New twist to an old scheme
I am also starting to see more subtle uses of social engineering that rely on traditional hacking techniques and the popularity of the Web. For example, a bank was a recent victim to one such social engineering scheme. The hacker registered an Internet domain name that was very similar to the bank’s real domain name. Next, the hacker created an official looking form and telephoned bank employees to tell them there was going to be a change to their benefits package and that they needed to go to this particular Web site and fill out the new benefits form. The hacker then told them that the Web site required authentication and to simply enter their normal logon name and password.
Of course, the Web site was not actually performing authentication. Instead, the supposed authentication mechanism was nothing more than a Web form that collected usernames and passwords and entered them into a database. All the hacker then had to do was to examine the databases contents to retrieve usernames, passwords, and other personal information.
Windows XP remote assistance scheme
Yet another new social engineering stunt involves exploiting Windows XP’s remote assistance. It involves someone claiming to be from the IT department asking an employee if he can connect to the computer via remote assistance for the purpose of loading a security patch. After the connection is made, a spyware module is loaded onto the machine. The spyware module then collects username and password information and e-mails and transmits them to the hacker. The beauty of this technique is that the hacker never has to ask for a password. Instead, the user actually lets the hacker work on his machine by remote control. Since the user never actually sees the hacker’s face, the hacker’s identity is protected, especially if specific path routing is used.
Specific path routing is a technique by which a hacker can direct the path of a TCP/IP connection from the hacker to a victim. This technique is often used to obscure the hacker’s true IP address or geographic location.
Social engineering exploits that have traditionally been done over the phone are now starting to show up in instant messaging and in IRC-based chats. According to Internet security Web site CERT, this exploit commonly involves tricking the user into downloading either a spyware module or a module that can be used by the hacker in a distributed denial of service attack.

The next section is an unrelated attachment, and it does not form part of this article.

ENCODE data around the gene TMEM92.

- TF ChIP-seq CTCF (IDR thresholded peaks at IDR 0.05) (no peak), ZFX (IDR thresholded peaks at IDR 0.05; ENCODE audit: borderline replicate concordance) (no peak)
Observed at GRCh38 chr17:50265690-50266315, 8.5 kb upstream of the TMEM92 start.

One particular message that is sometimes used to trick people into downloading these malicious programs is, “You are infected with a virus that lets hackers get into your machine and read your files, etc. I suggest downloading [malicious filename] and cleaning your machine. Otherwise, you will be banned from the IRC network.”
To prevent situations like this, I recommend installing ViRobot from Hauri onto everyone’s machines. If ViRobot is running, users can rest assured that they don’t have a virus, plus ViRobot is designed to spot various hacker tools that could have been installed through this or other similar exploits.
What you can do
Many companies are becoming aware of the risks of new social engineering techniques and have begun to develop policies designed to combat social engineering schemes. One of the most widely publicized examples of such a policy is the way AOL tells its customers that no customer support representative will ever ask them for their password.
Unfortunately, there are countless other social engineering techniques available to the hacker. The only real defense against them is to use strong passwords and to educate your users about the different types of schemes, warning them especially about the hidden dangers of innocent conversation.